Setting was something Poe attended to late in the game. As Josh Jones notes, “Though this aspect of any work seems the obvious place to start, Poe holds it to the end, after he has already decided why he wants to place certain characters in place, saying certain things. Only when he has clarified his purpose and broadly sketched in advance how he intends to achieve it does he decide ‘to place the lover in his chamber … richly furnished.’”
This ambiguity of time and place is actually a feature, not a bug. It provides a universality and timelessness to Poe’s stories, which have helped maintain their popularity to this day.
4. Inject some horror
In general, Poe’s horror stories center on a single shocking incident. That incident is either incited by, or a representation of, one of the dueling themes of loss of control and imprisonment we discussed earlier.
In “The Pit and the Pendulum,” the protagonist is a convicted criminal who finds himself imprisoned in a torture chamber. In “The Masque of the Red Death,” heartless aristocrats willingly imprison themselves in an abbey to escape a plague that is ravaging the land. In “The Tell-Tale Heart,” the antagonist is the one imprisoned — with the protagonist, who is losing control as he spirals into madness.
To his imprisonment/loss of control theme, Poe then adds a few common fears and phobias, such as rats in “The Pit and the Pendulum,” disease and the prospect of infection in “The Masque of the Red Death,” the evil eye in “The Tell-Tale Heart,” being burned alive in “Hop-Frog,” black cats in “The Black Cat,” monsters in “The Sphinx,” and of course, blood and gore, which is ever-present whenever one of Poe’s characters sees fit to murder someone, contract the plague, or run afoul of a savage beast.
But there’s one tried-and-true fear Poe turned to again and again. As Gotham Writers advises, “When in doubt, bury someone alive.”
5. The “bad guys” are actually “good guys”
Poe’s frequent use of traditional villains — such as murderers, the criminally insane, violent alcoholics, and cat-stranglers — as protagonists has an interesting side effect; namely, his antagonists are often the “good guys.”
From the blameless old man whose cataract-veiled eye drives his lodger insane in “The Tell-Tale Heart” to the kindly skeptics in “The Gold-Bug” and “The Sphinx” to the frat-boyish kings in “The Masque of the Red Death” and “Hop-Frog,” Poe’s antagonists tend to be guileless suckers who enrage the protagonist either unwittingly or through basic jerk behavior that is neither malevolent nor proportionate to the revenge that the protagonists visit upon them.
“Fortunato had hurt me a thousand times and I had suffered quietly. But then I learned that he had laughed at my proud name, Montresor, the name of an old and honored family. I promised myself that I would make him pay for this — that I would have revenge,” explains the narrator of “The Cask of Amontillado.” For that minor offense, our “hero” walls up the poor chump in an underground vault.
“I loved the old man. He had never wronged me. He had never given me insult. For his gold I had no desire. I think it was his eye! — yes, it was this!” muses the narrator of “The Tell-Tale Heart.” Simply because the elderly man has “the eye of a vulture — a pale blue eye, with a film over it,” the protagonist smothers him to death, dismembers the body, and buries the pieces beneath the floorboards of his own bedroom.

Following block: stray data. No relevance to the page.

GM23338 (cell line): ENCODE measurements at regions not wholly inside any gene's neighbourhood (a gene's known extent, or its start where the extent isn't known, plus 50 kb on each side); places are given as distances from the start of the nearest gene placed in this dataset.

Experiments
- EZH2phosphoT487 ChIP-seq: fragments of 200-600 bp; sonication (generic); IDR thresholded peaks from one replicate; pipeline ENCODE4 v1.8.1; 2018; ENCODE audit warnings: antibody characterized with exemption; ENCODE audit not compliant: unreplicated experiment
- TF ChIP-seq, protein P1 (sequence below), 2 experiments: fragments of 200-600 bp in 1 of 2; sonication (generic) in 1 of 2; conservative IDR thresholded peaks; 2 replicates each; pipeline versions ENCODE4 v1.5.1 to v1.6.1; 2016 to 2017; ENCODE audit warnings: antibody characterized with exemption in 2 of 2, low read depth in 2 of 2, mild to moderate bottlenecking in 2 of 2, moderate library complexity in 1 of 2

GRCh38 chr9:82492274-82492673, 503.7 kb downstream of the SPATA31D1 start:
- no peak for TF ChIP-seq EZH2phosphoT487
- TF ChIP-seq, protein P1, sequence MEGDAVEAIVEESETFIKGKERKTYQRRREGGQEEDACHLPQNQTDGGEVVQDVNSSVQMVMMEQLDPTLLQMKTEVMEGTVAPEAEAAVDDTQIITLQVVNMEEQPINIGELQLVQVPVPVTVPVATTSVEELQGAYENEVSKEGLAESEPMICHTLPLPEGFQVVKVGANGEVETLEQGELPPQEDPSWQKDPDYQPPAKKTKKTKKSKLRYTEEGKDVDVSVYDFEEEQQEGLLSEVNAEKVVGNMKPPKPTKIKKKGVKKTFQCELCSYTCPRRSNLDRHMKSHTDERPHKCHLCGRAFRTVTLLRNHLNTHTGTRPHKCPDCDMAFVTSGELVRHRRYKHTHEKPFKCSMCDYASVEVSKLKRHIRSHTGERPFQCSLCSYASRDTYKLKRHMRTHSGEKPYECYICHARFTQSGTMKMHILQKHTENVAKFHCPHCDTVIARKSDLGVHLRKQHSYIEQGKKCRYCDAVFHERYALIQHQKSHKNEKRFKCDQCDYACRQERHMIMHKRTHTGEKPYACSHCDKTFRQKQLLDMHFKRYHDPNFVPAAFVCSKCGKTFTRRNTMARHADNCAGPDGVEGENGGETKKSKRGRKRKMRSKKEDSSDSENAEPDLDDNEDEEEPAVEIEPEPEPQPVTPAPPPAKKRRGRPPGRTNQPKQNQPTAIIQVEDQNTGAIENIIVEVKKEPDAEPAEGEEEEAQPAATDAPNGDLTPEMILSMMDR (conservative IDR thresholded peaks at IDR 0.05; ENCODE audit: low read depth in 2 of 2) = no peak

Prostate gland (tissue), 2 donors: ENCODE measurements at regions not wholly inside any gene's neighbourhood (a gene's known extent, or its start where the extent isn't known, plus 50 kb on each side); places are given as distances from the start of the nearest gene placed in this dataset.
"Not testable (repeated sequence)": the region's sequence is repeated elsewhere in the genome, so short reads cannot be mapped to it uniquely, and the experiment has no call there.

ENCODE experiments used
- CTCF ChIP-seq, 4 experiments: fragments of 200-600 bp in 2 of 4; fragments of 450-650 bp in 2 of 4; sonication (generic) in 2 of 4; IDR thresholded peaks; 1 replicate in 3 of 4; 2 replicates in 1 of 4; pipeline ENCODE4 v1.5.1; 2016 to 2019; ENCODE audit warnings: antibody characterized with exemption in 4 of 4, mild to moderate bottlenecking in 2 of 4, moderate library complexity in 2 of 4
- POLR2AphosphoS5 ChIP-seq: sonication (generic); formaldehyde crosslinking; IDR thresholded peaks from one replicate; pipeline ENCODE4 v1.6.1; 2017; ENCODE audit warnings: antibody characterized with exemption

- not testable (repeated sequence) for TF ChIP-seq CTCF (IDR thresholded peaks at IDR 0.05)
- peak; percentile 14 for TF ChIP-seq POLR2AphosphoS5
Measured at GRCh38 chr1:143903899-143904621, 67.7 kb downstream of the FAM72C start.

“One night, returning home, much intoxicated, from one of my haunts about town, I fancied that the cat avoided my presence. I seized him; when, in his fright at my violence, he inflicted a slight wound upon my hand with his teeth. The fury of a demon instantly possessed me,” the narrator tells us in “The Black Cat,” before describing how he deforms and later kills the feline he once loved.
Even the cruel, unseen torturers in “The Pit and the Pendulum” might be given a pass: the narrator is a convicted criminal who presents as highly unreliable and immensely unstable. For all we know, he committed atrocities far worse than anything the representatives of the Spanish Inquisition dreamed up as his punishment.
6. Poe’s style
Poe’s writing style is pure 19th century. Simplicity was not something he was after. Take a look at “How to Write Like Jane Austen” for a guide to constructing the sort of flowery compound sentences that were popular in Poe’s time.
Once you’ve got a handle on the intricacies of multi-clause sentences, use them to describe the sensory experience your narrator is undergoing. Their physical and emotional reactions to the people and the world around them are the heart of Poe’s style. Adverbs are your friends. Punctuate your story with all the exclamation points, em-dashes and question marks you can. Italicize certain words for emphasis.
All of this will add up to prose that “can sound more like poetry and create a hypnotic, dream- or fugue-like state in the reader that matches the mental excitement or derangement he describes in his characters,” as Professor Craig White describes it.
But wait! You’re not done yet. Before you write “the end,” sprinkle a few foreign phrases, archaic terms and SAT vocab words throughout your text, like “surcingle,” “in pace requiescat,” “inanition,” “scantlings,” “coppice,” “caryatides,” and “foolscap.” They won’t do a darned thing to improve your story or your readers’ comprehension of the tale you wish to tell, but they’ll convince everyone that you’re highly educated, in spite of your gothed-up outfits, drunken shenanigans, and gruesome subject matter.
Aren’t you forgetting something?
What, no mention of Poe’s poetry? If you came here for “The Raven,” only this and nothing more, fear not! In order to do his famous verses justice, I’ve devoted an entire post just to that topic: “How to Write a Poem Like ‘The Raven.'”
And be sure to check out a short story written using all these tips, “Edgar Allan Poe Tries Japanese Candy,” then write your own macabre tale of terror.
Katherine Luck is the author of the novels The Cure for Summer Boredom and In Retrospect. Her latest book, False Memoir, combines the high stakes of a gritty psychological thriller with the guilty pleasure of a sensational true crime tell-all. You can read more of her work, including the “Dead Writers and Candy” series, at the-delve.com.